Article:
With the exception of Art, you don’t actually have to know what you are doing to work in the industry. Social status trumpts skill. Being friends with the Producer will get you a promotion and a raise over someone with higher education level, skill level, and even experience level. I’ve seen first year designers be promoted over better designers who have been working at the company for 5+ years just because they hang out with someone at the top.

      It’s all about who you know, quite literally, even after you have the job.

      So when we hear these comments from “gamers” who just so happen to know a CM or Developer on the team, we cringe. Because we know they’re one or two steps away from being hired. And once they are, we’re screwed. Because they’ll do whatever they are told because this is “their dream job”. And they’ll be promoted over other people based solely on their social status within the company.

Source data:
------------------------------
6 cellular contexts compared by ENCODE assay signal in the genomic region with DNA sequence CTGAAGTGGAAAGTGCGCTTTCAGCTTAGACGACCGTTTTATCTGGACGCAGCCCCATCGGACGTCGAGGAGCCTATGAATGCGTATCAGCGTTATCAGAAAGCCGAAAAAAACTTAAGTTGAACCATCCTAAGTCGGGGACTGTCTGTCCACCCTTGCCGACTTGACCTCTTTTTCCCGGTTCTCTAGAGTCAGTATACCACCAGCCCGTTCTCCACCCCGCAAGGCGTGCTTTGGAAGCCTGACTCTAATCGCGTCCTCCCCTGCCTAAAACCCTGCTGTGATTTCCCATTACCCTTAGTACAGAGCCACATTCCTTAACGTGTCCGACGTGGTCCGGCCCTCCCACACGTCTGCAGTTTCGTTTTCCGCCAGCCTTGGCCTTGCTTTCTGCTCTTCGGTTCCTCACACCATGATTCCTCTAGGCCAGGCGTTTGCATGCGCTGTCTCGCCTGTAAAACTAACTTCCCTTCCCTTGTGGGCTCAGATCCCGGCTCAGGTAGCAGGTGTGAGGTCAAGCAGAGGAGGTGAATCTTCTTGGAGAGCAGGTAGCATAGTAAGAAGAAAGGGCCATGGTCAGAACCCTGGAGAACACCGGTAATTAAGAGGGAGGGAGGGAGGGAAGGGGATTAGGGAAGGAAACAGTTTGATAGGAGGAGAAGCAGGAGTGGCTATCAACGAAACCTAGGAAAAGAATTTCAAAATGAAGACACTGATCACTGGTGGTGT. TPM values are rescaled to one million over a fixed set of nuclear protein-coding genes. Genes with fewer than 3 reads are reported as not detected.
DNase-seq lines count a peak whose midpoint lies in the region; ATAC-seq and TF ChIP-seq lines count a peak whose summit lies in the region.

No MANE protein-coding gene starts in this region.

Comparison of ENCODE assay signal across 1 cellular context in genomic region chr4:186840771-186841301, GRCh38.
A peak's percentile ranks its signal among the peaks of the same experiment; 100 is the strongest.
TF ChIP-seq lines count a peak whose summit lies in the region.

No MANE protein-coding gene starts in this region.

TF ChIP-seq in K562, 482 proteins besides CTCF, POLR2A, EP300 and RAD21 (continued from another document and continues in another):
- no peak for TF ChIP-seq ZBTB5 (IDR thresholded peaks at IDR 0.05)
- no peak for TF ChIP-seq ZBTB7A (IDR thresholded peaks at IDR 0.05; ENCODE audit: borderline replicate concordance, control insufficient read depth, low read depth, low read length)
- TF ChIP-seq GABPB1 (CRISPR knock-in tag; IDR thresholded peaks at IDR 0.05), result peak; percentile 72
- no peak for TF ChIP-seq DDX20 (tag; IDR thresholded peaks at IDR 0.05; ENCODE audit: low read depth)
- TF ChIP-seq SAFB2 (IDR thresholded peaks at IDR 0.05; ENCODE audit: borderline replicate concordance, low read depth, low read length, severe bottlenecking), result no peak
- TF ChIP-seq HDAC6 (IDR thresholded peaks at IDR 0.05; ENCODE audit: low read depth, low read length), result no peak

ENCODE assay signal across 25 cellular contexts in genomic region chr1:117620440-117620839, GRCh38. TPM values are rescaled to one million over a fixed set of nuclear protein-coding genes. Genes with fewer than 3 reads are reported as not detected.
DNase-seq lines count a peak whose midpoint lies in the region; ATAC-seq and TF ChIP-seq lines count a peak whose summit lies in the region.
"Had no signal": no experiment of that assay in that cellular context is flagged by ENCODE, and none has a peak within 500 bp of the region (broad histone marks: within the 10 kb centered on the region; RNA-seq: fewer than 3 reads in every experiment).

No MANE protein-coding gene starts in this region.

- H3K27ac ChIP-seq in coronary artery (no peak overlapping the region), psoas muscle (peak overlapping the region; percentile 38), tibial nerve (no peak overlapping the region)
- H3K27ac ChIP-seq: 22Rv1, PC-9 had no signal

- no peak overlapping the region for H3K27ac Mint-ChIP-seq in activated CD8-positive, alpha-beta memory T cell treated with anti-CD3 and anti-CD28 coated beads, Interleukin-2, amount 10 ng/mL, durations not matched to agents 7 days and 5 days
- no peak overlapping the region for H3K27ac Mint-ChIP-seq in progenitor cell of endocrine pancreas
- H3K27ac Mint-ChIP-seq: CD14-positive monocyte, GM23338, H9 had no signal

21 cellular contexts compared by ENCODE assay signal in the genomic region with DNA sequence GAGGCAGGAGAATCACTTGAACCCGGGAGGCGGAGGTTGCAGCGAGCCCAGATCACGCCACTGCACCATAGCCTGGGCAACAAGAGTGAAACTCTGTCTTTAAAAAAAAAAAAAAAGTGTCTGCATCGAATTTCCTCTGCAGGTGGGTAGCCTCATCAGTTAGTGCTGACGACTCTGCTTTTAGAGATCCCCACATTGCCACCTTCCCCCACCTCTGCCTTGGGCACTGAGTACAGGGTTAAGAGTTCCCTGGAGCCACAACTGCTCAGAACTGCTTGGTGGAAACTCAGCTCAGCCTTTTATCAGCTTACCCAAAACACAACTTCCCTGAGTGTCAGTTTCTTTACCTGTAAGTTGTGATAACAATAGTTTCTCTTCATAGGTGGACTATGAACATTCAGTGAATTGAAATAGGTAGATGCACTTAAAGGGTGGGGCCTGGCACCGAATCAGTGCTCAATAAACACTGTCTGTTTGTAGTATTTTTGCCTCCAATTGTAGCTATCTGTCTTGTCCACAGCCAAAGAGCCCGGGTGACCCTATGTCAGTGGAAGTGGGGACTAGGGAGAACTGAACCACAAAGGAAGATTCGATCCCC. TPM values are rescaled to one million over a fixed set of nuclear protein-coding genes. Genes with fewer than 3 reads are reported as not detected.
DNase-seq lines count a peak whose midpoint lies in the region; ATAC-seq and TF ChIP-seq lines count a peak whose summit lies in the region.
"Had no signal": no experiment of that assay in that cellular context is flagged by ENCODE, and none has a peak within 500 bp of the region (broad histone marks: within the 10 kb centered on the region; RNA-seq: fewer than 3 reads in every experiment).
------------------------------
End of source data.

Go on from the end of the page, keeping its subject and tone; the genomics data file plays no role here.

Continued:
Now, before someone starts spouting “Well that’s every company!”, I’m not saying it isn’t. But at most corporations, it isn’t as blatantly obvious and it isn’t the only deciding factor in hiring and promotions. In the games industry, it is everything. Nothing else really matters all that much.

      And any developer who says otherwise is lying, or has a friend(s) in a high place and doesn’t realize that’s the real reason they keep getting promotions and raises.

      • Now that really IS every industry ;-}

        Good insight tho. The kids need to be reminded that the industry they’re feeding to and from is young and stupid.

        Keep raging against the machine, bro!